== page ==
Despite the controversies, there’s no denying that genetically modified crops have boosted farm incomes, increased food security and reduced the amount of chemicals introduced into the environment.
“I look at the amount of herbicide and insecticide that we’ve cut out of our operation since my grandpa farmed,” Krell says. “It’d make your head spin.”
The drawback of GMOs in a food-hungry, climate-shifting world, is time. The process of injecting a plant with foreign DNA in the hopes it expresses a sought-after trait takes time. After that, the average wait for FDA approval of a biotech product is three years. Currently the vast majority of both corn and soybeans grown in the United States have been enhanced with genetic material to increase herbicide tolerance or insect resistance.
In addition, consumers have reacted with unease to the idea. Although scientific organizations including the American Medical Association have issued studies concluding there is no evidence that GMOs pose a safety risk, a strong majority of consumers support mandatory labeling of products containing GMO plants.
Faced with growing demands and a ticking clock, seed companies are turning from gene modification to gene editing with a technique known as “clustered regularly interspaced short palindromic repeats,” or CRISPR, for short.
Unlike genetic modification that essentially combines the DNA of two or more species, CRISPR technology tinkers with an organism’s own gene set, turning traits on and off until a desired phenotype is expressed. This shaves years off the screening process, and also the regulatory one, since CRISPR is considered non-GMO. This means drought- and pest-resistant seeds can get into fields with an urgency that meets the moment.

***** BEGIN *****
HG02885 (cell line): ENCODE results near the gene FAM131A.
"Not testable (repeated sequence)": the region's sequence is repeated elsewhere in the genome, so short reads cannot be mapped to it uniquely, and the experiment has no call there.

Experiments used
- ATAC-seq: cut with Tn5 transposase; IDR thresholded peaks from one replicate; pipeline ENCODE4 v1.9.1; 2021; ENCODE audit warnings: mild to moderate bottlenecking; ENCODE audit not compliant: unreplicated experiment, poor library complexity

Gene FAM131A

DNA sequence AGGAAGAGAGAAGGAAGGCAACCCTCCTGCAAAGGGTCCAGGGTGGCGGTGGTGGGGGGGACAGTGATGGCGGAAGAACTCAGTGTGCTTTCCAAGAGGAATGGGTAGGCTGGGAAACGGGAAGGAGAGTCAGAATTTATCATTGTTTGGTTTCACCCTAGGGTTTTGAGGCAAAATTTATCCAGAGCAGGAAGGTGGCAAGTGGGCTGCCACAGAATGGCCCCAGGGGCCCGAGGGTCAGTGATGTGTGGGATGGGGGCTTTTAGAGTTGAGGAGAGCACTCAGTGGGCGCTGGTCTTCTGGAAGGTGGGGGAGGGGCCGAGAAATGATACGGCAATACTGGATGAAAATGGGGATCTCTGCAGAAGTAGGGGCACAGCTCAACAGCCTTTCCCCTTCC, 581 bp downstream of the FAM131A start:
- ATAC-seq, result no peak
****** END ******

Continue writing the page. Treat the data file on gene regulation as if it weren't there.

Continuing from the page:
When scientists discuss climate change, they often focus on the amount of carbon in the atmosphere and vegetation. In reality, soil contains more carbon than Earth’s vegetation and atmosphere combined. When we stand on soil, we are standing on an important reservoir of the carbon cycle.
Seed-coating is one of the innovations being explored to restore soil’s carbon-retaining properties. By covering seeds with a coating of plant-beneficial microbes such as bacteria and fungi, microbial communities are reintroduced into tillage-depleted soil stocks. These organisms are vital for turning organic matter into humus, soil’s natural “carbon sink.”
This new understanding of the soil microbiome has shed light on regenerative farming practices that promote carbon retention and sequester harmful greenhouse gases. In addition, there are new systems that can measure the amount of carbon farmers are able to capture in their soil.
Companies and organizations like Indigo Ag and Nori are supplying measurement technology and market mechanisms for monetizing carbon capture. Through instant, non-invasive soil sampling methods like spectral analysis, carbon content can be quickly and easily assessed and credited to farmers for cash.
The biggest thing for every generation is the ability to adapt and change. Whether it’s new technology or new concepts. If we shut the door on creativity, that’s where we stop.Justin Krell
Beyond the Fields
When Thomas Malthus issued his famous warning in 1798 that finite resources wouldn’t keep up with exploding populations, he left out a variable that doomed his prediction: the ingenuity of the farmer. Not only has innovation allowed farmers to keep pace with demand, but people around the world are better fed than ever in history.
Among the crises confronting farmers in these uncertain times — water, land, climate — there is, thankfully, no crisis of imagination. Further out, farmers and scientists are exploring food production concepts that go beyond the farm itself. Aeroponic and hydroponic farming uses nutrient sprays and LED lights to raise crops without soil. Vertical growing spaces free up land to recover from degradation.
“The biggest thing for every generation,” says Krell, “is the ability to adapt and change. Whether it’s new technology or new concepts. If we shut the door on creativity, that’s where we stop.”